CHINA, Europe, Japan and the United States which pay an estimated 600 million US dollars (over 990bn/-) per annum to commercial fishing vessels on the world oceans should stop the malpractice.
A Global Ocean Commission report for 2014 said such countries are encouraging overfishing and violating World Trade Organisation (WTO) rules. "High seas-fishing is carried out by 10 nations that rely heavily on subsidies to remain profitable.
Fuel subsidies are the biggest component at 15-30 per cent. Developed countries grant 70 per cent of fishing subsidies, with Japan, China, the EU and the US the highest spenders," the GOC report said.
The report further noted that combined engine power of the global fleet has grown ten-fold since the 1950s, although stock declines have led to smaller catches in recent years.
"Overall, too many vessels, using too much engine power, are competing for increasingly exploited stocks, creating a race to the bottom and increasing the imperative to fish illegally," the report warned.
Such acts of overfishing backed by subsidies also disadvantage small-scale artisanal fishers and consumers. Industrial fishing gets the biggest share of the subsidies and the products of these subsidised high seas industrial fisheries constitute unfair competition, distorting the seafood market by artificially lowering the price of the fish caught in the high seas, the report noted.
"WTO member states are under an obligation to report on specific subsidies. However, they do not all report on the details of their fisheries subsidies.
The Commission believes that this paradox should be urgently resolved," Oxford, UK based GOC said in the report released last week.
It further noted that the enforcement of the existing WTO obligation should be expedited without delay, arguing that all WTO members should disclose to the organisation and to each other, the type and scope of subsidies that they provide to the fisheries sector, without prejudice to the outcome of further negotiations on fisheries subsidies within the organisation.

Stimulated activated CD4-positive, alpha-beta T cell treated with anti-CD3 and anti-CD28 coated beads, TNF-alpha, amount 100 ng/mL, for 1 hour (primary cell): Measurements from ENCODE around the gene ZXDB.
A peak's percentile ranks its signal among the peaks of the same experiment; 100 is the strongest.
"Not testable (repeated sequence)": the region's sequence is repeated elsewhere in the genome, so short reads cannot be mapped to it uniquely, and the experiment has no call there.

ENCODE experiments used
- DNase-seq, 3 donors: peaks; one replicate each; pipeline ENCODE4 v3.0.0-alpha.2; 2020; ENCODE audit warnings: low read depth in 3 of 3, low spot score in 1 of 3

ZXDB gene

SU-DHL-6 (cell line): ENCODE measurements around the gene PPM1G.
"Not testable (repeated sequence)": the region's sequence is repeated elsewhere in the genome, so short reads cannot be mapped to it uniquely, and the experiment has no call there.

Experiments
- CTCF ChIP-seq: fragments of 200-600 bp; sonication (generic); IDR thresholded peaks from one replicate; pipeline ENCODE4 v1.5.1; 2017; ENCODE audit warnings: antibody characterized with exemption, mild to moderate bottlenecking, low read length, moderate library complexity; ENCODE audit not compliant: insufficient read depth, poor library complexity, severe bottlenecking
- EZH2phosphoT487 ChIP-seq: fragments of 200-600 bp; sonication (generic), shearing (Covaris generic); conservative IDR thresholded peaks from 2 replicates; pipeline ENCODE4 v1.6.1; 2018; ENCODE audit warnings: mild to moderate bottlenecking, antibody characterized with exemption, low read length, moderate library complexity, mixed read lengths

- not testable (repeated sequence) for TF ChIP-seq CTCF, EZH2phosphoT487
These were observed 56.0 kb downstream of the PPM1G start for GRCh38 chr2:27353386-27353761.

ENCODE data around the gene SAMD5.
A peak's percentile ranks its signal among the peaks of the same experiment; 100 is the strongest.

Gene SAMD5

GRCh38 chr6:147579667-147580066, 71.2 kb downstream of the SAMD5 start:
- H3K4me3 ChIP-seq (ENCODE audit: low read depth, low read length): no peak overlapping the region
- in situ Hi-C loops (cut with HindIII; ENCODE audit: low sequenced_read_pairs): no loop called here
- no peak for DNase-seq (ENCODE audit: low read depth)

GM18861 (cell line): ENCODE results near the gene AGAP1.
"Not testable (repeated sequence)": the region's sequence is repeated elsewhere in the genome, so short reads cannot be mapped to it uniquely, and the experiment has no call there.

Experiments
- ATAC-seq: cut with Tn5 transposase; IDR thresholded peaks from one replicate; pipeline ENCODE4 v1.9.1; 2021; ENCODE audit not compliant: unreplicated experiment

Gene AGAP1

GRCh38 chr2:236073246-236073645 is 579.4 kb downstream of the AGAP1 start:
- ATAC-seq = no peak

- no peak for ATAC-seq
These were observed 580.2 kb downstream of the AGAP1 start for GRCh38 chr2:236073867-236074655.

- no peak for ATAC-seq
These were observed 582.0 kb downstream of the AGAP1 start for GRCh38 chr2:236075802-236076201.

It named the harmful subsidies which are prohibited by WTO as; those for vessel construction, repair and modification, subsidies for operating costs of vessels and in or nearport processing, fuel subsidies or certain infrastructures including fish landing and storage facilities and those for fishers' income support.
'It is imperative to address the main drivers of fishing vessel overcapacity, in particular, the issue of capacity-enhancing subsidies.
"The Commission asks WTO member states to urgently adopt a three-step approach to deal with this problem and so remove the negative financial incentives that maintain a global fishing fleet which has too many boats chasing an ever diminishing supply of fish."
The high seas fleets which made a staggering 150 million US dollars profit in 2000, would not be profitable without being subsidised, the GOC report noted. "Without subsidies, the high seas fleets wouldn't make a profit.
Citizens of countries providing subsidies to their high seas fleets pay twice for their fish as tax payers and as consumers," the report noted, urging the UN General Assembly to adopt a stand-alone Sustainable Development Goal (SDG) with detailed and specific targets and indicators to position the ocean as a key element of the post-2015 development agenda.